I don’t know anything about this kid, but I know he’s a thing. And so this is funny. Submit your friends.
Keep clicking. Laugh.
For posterity, Joe Barton is the the ranking Republican on the House Energy and Commerce Committee who apologized to BP executives for our government’s attempt to shake them down for money in the wake of the oil spill leaking into the Gulf of Mexico. This is the same guy that went to China and told their government not to trust ours.
A short imagined monologue, by Mike Lacher for McSweeney’s Internet Tendency.
Guess the fuck what, Picasso. We don’t all have seventy-three weights of stick-up-my-ass Helvetica sitting on our seventeen-inch MacBook Pros. Sorry the entire world can’t all be done in stark Eurotrash Swiss type. Sorry some people like to have fun. Sorry I’m standing in the way of your minimalist Bauhaus-esque fascist snoozefest. Maybe sometime you should take off your black turtleneck, stop compulsively adjusting your Tumblr theme, and lighten the fuck up for once.
I was just having a conversation with some folks about this. It stemmed from the cost of higher education and whether there is decent return on that investment. And also from a friend of mine with a liberal arts degree who likes to tell high school kids to start their own businesses instead of going to college unless they’re planning on doing something like being a doctor or pharmacist or engineer. I’d extend that to include desired careers in research and/or academia.
They started out studying aerospace engineering, creative writing and urban planning. But somewhere on the path to accumulating academic credentials, they decided that working with their hands sounded more pleasant — and lucrative — than a lot of white-collar work. So bye-bye to term papers and graduate theses, and hello to apprenticeships to become plumbers, electricians, auto mechanics and carpenters.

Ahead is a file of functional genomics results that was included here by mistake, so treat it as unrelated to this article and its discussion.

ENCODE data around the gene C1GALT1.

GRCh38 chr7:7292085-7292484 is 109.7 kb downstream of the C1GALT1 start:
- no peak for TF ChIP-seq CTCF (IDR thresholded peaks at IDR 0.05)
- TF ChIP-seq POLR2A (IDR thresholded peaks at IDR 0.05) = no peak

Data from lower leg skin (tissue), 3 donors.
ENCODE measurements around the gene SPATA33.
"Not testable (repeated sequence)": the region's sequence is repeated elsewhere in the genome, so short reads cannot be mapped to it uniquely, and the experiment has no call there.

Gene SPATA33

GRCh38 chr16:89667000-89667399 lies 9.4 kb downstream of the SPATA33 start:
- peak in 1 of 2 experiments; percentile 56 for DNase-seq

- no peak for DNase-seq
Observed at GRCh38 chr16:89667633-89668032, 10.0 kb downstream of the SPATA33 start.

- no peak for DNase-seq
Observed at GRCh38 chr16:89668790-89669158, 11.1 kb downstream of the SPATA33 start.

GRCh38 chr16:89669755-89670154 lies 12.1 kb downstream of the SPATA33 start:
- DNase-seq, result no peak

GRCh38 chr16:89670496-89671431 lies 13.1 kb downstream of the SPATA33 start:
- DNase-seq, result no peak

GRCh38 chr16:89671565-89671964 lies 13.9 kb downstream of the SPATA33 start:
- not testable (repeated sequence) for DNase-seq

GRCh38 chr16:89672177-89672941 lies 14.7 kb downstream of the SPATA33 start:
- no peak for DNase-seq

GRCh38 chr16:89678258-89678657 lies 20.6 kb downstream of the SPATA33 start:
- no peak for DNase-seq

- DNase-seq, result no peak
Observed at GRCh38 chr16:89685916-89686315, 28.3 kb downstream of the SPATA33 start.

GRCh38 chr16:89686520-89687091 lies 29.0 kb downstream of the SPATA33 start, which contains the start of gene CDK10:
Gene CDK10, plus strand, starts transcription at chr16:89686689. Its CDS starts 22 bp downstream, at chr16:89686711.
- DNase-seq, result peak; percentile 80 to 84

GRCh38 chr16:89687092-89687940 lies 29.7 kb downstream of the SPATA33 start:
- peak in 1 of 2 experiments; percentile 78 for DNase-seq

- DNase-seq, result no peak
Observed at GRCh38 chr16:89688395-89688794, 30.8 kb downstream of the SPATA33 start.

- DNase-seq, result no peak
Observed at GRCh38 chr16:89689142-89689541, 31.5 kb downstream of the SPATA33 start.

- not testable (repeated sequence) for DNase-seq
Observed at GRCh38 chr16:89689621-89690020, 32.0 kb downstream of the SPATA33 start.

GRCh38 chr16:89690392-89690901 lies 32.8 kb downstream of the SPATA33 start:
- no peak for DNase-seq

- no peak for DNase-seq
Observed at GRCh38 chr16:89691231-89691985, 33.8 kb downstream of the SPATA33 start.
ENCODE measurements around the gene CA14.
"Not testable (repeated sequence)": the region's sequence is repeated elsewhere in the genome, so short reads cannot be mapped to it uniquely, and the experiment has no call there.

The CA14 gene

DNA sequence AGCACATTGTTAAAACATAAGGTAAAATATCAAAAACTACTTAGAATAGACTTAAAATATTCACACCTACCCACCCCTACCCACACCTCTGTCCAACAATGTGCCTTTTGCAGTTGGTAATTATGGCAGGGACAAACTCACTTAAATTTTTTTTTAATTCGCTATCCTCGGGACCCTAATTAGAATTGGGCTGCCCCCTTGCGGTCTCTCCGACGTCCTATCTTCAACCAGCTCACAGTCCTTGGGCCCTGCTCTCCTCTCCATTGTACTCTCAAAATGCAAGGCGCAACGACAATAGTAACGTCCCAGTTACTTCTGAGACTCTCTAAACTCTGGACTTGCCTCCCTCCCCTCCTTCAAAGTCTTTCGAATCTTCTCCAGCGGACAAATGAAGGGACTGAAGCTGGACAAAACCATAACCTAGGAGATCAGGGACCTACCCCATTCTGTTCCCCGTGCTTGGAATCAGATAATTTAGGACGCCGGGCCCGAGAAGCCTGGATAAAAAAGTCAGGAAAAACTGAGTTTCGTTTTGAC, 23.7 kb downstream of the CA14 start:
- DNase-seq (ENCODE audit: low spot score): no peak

Two main things jumped out at me.
One is earning potential. You can get a very clear idea of how much you’re gonna make as a journeyman. That article quotes $65,000 to $85,000. To (attempt to) make more, you go into business for yourself (entrepreneurship!). There’s the thought that with a college degree, you eventually make enough to pay off college, and then live comfortably, but there are advancement opportunities that in theory you’ll move up the management chain and start commanding six figures or more. Most of us never make it there.
One is cultural. Blue collar vs white collar. And the perception of the value of hard work in our society combined with that whole “pull yourself up by your bootstraps” American dream (of being rich).
Lots of vocational schools are pretty nimble about updating their offerings to keep up with structural change in the labor market. Locally, the Dunwoody College of Technology has recently introduced a Health Information Management program and expanded their green education offerings.
So, really, you can make it through life just fine working a trade. And probably enjoy it more. But we’re being socialized to believe that it’s somehow not a worthy profession and that someone else can always do for us because we can do better.
The only other profession I can think of that you can really learn and excel in (not including “serial entrepreneurship”) without necessarily going to college for it is web development and related things. But my web developer friends can feel free to correct me if I’m wrong.